from Rolfe Winkler:

Afternoon links 9-1

September 1, 2009

One quarter century penance just starting (Evans Pritchard) I agree with his view of the pain to come, though not with his prescription of quantitative easing. I don't see that as a solution, merely a delaying tactic. Until the banks are recapitalized, nothing will have been solved. QE is just another way to prop them up.

from Rolfe Winkler:

Lunchtime Links 8-31

August 31, 2009

Raft of failed banks put U.S. on hook for billions (WSJ) This article notes that loss-share agreements FDIC has signed with healthy banks that acquire failing banks put it on the hook for $80 billion. I think that's the total figure FDIC could conceivably lose if the loss rate on the assets in question was 100%. That's fairly unlikely. In any case, bank failure press releases include estimates for losses FDIC expects from each deal, so they're reserving for them. Of course many bank failures have ended up costing significantly more than FDIC's initial estimate...

from Rolfe Winkler:

Sunday links 8-30

August 30, 2009

(Sorry for the scarcity of posts the last couple days. I was moving and didn't have internet access.)

from Rolfe Winkler:

Evening Links

August 27, 2009

Fed says disclosing loans will hurt banks (Bloomberg) That's sorta the point...

Emergencies inspire crowd cooperation, not panic (BPS Research Digest) I suspect society might also handle financial emergencies better than policy-makers expect.

from Rolfe Winkler:

Daily linkage

August 26, 2009

(Reader note: it occurs to me that referring to my links as "lunchtime" links probably discriminates against readers on the West Coast and in Europe who aren't operating on EST. I'm trying to think of another name. Would love to hear ideas from readers. Send me an e-mail or leave a comment)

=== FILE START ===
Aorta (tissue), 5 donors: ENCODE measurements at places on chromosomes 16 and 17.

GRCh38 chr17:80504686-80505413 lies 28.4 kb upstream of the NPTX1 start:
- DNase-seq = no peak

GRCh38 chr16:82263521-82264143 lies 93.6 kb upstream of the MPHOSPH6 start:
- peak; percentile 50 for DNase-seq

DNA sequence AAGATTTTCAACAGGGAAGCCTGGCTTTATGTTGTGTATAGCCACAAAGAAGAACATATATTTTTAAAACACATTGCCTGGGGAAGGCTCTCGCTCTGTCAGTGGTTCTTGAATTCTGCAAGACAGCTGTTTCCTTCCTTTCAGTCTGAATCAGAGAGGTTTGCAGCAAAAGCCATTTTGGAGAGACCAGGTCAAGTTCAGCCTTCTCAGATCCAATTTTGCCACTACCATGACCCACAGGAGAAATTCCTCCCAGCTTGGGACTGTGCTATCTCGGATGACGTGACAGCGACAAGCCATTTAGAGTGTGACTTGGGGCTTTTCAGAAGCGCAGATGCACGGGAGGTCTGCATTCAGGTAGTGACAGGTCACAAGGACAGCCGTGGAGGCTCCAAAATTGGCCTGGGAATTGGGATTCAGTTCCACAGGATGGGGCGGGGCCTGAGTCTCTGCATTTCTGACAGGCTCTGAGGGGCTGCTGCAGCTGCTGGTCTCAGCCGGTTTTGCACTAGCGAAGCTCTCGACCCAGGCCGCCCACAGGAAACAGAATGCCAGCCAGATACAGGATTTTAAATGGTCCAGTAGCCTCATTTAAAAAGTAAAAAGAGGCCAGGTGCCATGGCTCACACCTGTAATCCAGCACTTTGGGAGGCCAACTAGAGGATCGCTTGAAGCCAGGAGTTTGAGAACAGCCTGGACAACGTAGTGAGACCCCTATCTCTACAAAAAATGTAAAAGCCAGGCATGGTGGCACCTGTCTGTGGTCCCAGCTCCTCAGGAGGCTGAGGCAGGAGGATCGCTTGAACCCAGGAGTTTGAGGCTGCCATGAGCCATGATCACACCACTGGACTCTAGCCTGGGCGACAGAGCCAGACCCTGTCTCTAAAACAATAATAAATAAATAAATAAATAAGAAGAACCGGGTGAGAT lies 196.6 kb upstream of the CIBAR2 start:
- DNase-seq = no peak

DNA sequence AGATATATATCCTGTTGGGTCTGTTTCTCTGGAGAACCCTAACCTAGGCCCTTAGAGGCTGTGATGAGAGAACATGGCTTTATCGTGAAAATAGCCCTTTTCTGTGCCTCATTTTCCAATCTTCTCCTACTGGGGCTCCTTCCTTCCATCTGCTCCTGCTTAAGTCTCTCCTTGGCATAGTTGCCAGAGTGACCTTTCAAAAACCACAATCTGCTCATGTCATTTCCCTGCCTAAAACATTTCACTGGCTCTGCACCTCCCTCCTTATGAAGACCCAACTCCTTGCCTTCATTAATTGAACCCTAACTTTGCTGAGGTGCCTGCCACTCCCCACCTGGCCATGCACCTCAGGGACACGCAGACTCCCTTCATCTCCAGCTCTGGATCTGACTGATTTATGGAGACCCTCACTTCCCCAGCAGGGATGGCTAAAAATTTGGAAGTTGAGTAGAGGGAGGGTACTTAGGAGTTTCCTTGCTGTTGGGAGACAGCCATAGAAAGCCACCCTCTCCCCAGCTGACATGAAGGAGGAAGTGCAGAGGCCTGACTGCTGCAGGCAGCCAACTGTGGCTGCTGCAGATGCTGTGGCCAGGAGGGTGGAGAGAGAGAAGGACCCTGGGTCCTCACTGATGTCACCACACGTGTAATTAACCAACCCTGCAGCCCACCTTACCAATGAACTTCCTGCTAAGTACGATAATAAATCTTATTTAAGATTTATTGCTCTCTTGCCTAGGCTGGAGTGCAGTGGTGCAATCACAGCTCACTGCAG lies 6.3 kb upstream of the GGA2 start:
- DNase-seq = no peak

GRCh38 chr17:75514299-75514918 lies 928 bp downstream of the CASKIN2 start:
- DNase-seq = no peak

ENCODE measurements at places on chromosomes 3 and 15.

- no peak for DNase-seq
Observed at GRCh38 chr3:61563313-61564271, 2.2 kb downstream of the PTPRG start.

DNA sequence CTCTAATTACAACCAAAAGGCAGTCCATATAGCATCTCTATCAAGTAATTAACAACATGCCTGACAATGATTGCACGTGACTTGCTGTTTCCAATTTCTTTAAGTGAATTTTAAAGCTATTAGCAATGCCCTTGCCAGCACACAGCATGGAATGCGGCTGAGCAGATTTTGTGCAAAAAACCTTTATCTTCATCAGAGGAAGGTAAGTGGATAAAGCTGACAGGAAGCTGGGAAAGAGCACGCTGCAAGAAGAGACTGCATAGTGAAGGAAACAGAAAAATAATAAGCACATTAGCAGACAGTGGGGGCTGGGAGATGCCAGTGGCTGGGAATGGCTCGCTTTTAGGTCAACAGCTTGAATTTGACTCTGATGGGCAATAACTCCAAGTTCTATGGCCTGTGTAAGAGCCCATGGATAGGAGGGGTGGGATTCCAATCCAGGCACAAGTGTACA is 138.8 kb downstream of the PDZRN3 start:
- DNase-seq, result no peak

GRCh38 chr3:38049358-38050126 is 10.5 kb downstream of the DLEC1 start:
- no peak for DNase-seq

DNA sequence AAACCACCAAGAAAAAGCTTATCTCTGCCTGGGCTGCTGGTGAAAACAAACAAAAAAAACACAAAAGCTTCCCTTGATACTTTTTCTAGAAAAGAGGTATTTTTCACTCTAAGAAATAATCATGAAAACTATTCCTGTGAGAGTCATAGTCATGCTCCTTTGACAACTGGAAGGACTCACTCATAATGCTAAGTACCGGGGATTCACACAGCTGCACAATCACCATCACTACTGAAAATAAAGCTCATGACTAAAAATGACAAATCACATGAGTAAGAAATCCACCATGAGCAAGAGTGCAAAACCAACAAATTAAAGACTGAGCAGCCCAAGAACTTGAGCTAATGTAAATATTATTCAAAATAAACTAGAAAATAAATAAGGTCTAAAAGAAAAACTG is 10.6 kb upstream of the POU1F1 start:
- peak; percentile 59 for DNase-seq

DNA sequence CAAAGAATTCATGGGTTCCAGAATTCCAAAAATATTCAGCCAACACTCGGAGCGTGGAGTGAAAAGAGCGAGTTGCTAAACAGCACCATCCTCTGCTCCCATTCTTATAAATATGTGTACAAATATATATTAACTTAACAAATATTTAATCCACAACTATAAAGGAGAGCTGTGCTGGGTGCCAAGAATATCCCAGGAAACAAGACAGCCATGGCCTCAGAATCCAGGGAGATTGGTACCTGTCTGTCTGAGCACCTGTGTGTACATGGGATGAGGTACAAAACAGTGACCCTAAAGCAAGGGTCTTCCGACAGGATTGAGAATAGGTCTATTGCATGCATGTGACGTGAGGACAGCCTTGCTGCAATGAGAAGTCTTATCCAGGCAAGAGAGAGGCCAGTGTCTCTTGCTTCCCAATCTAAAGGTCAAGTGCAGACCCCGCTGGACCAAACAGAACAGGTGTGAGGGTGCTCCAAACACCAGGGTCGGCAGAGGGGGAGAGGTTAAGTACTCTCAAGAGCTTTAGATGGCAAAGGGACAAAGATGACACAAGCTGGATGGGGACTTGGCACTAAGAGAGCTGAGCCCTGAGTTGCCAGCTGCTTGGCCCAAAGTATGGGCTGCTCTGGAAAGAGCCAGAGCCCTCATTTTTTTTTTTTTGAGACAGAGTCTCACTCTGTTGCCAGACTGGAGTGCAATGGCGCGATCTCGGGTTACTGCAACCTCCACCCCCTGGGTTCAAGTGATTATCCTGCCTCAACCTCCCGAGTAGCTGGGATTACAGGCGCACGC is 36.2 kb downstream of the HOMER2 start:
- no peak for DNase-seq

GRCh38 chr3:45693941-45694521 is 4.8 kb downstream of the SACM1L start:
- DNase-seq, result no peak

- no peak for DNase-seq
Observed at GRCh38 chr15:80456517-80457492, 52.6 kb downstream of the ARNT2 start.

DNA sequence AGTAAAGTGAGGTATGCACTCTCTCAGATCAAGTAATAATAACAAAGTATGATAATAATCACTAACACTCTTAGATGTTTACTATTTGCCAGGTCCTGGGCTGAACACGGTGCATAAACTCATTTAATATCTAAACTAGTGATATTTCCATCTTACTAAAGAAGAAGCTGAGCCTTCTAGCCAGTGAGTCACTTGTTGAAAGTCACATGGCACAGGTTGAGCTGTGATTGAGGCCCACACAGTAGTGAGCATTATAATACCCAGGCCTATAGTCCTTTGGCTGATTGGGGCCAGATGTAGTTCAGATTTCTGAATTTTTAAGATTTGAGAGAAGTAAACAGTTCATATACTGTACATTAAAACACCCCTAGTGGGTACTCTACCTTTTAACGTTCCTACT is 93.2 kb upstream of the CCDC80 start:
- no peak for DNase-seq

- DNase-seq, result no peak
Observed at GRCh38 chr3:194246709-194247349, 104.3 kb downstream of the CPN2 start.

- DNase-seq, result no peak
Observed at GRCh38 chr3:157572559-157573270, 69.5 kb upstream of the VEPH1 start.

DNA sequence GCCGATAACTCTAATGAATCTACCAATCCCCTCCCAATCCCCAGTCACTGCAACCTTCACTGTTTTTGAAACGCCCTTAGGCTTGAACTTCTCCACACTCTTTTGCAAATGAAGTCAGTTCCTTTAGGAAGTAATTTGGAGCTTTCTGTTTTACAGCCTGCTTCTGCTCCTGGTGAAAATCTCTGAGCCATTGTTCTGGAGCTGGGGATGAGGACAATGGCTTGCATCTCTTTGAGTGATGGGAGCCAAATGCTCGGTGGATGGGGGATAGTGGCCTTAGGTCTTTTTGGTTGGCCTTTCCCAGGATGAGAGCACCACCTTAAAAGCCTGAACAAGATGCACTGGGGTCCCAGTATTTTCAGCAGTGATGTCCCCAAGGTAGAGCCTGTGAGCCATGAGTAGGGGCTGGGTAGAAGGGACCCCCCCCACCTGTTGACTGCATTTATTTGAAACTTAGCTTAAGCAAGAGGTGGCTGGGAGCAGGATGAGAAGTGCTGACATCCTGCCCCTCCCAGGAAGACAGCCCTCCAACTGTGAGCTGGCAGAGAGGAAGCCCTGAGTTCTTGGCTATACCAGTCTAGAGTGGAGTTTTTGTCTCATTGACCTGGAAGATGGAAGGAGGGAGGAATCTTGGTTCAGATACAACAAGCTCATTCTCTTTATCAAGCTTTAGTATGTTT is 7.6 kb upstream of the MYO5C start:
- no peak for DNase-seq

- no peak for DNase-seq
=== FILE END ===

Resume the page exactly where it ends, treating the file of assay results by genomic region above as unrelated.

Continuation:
from Rolfe Winkler:

Lunchtime Links 8-25

August 25, 2009

The boy who heard too much (Rolling Stone) "He was a 14-year-old blind kid, angry and alone. Then he discovered that he possessed a strange and fearsome superpower — one that put him in the cross hairs of the FBI."

from Rolfe Winkler:

Lunchtime Links 8-24

August 24, 2009

The man who sells America's IOUs (NYT)  An interesting profile of Van Zeck, the commissioner of the public debt.

from Rolfe Winkler:

Afternoon Links 8-21

August 21, 2009

Japan turns to taxis for help in selling government bonds (Bloomberg) A peak into our own future?

from Rolfe Winkler:

Lunchtime Links 8-20

August 20, 2009

Ouch.  Colonial left a mark (CalculatedRisk)  CR pulls a very helpful chart from BB&T's investor presentation regarding the Colonial deal. It shows that BB&T marked down Colonial's loans 37%.  It also shows the marks taken on similar transactions over the past year.  While Colonial's loans appear particularly toxic, this gives you a sense for losses that may be embedded in the loan books of other banks.

from Rolfe Winkler:

Afternoon Links 8-19

August 19, 2009

Why we need to regulate the banks sooner, not later (FT)  This op-ed is notable because of its author, Ken Rogoff, and because of a great lead.  Overall, he rambles a lot, commenting on the problems festering inside the financial system without really offering a prescription to fix them.  But there are some good lines.  For instance: "The fact is that banks, especially large systemically important ones, are currently able to obtain cash at a near zero interest rate and engage in risky arbitrage activities, knowing that the invisible wallet of the taxpayer stands behind them. In essence, while authorities are saying that they intend to raise capital requirements on banks later, in the short run they are looking the other way while banks gamble under the umbrella of taxpayer guarantees."